A trio of Virginia legislators is asking the U.S. Department of Justice to investigate the state’s use of solitary confinement in prisons, especially of those who are mentally ill.
Washington, D.C., United States (AHN) – The Supreme Court plans to deal with a vexing dilemma next week of when criminals who commit murder are too young to be sentenced to long prison terms.
The hearing involves separate cases of two boys who committed brutal murders when they were 14 years old.
They both were sentenced to life in prison without chance of parole, which prompted outrage among advocates of juvenile justice.
They accuse the courts of brutality for failing to recognize that the boys’ immaturity might have contributed to their criminal behavior.
Alabama’s Equal Justice Initiative, which will argue the case next week on behalf of the defendants, says life in prison for children violates the Eighth Amendment’s ban against “cruel and unusual punishment.”
March 12, 2012 | By Julie Small | KPCC
The "Secure Housing Unit" at Pelican Bay State Prison
The "Secure Housing Unit" at Pelican Bay State Prison
Published: Sunday, January 15, 2012, 8:30 AM Updated: Sunday, January 15, 2012, 9:52 AM By Kent Faulk -- The Birmingham News
BIRMINGHAM, ALABAMA -- Willie Thomas Morris left the federal prison at Talladega a free man on Nov. 8 after having served about two-thirds of a nine-year and two-month sentence for his conviction on gun and crack cocaine charges.
"His family was very happy to have him back home, especially before the holidays," said Scott Brower, the Birmingham lawyer who had represented Morris after he was charged.
CALIFORNIA - State law can address the claims of an inmate who says medical staff mistreated him at a privately run federal prison, the Supreme Court ruled Tuesday, rejecting the idea that the landmark Bivens case gives him federal standing.
Richard Lee Pollard filed a pro se lawsuit in 2002 over injuries he sustained by slipping on a cart left in the doorway of a butcher shop at the Taft Correctional Institution in California.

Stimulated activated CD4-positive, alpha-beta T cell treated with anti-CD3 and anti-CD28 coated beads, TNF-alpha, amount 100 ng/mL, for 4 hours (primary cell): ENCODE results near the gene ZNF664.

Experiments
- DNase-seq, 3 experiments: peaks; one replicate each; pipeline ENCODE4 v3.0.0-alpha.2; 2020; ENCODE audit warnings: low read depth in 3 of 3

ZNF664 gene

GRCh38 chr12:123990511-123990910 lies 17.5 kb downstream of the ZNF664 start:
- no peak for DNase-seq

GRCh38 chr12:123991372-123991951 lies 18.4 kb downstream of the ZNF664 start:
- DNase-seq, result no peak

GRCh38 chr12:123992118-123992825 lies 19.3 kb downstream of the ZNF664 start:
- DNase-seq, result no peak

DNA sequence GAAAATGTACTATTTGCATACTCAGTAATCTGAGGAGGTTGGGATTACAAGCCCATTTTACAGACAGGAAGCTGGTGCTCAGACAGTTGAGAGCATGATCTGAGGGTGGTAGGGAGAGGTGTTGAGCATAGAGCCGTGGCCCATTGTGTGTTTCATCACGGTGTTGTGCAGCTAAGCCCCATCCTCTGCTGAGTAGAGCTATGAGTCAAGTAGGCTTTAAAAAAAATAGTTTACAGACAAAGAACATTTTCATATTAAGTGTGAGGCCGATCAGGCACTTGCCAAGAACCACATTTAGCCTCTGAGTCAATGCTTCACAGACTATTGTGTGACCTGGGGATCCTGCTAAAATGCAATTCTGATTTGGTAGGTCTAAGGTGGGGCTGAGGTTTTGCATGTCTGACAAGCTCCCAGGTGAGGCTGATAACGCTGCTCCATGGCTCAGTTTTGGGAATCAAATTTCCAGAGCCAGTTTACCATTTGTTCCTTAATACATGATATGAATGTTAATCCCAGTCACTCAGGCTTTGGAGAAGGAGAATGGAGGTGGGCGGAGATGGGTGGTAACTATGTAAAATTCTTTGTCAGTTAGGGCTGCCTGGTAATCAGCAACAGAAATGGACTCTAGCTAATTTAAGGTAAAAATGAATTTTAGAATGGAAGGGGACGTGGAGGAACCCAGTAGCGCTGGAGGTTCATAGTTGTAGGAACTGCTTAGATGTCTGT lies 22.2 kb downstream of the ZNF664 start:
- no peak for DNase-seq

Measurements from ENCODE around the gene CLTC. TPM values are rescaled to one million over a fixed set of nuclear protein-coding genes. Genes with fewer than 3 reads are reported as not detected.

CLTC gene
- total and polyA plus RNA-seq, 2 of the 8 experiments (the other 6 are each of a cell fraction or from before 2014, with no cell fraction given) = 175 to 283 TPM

Judges determined to collect old fees despite a plan to clear ledgers.
COLUMBUS — Ohio Supreme Court Chief Justice Maureen O’Connor says judges and clerks of court will continue to aggressively try to collect unpaid court fines and costs, even if the legislature passes a new bill.House Bill 247 passed the Ohio House by a vote of 92-0 last week, it would allow judges to declare old debts uncollectible and allow them to take them off their ledgers. The bill was introduced in the Senate on Thursday.
The exterior of Northampton County Prison, shown in May, 2011. (Kevin Mingora/Morning Call file photo)
11:45 a.m. EST, December 19, 2011
A Pennsylvania state prison where a group of corrections officers stand accused of tormenting and brutalizing inmates will face a federal civil investigation into alleged systematic civil rights abuses, the Justice Department said Thursday.
Seven guards from State Correctional Institution Pittsburgh, a medium-security facility, have been arrested since September and face state criminal charges including rape, assault, witness intimidation and official oppression. The most serious charges were brought against Harry Nicoletti, 59, a guard indicted on 92 felony and misdemeanor counts, including 10 counts of institutional rape.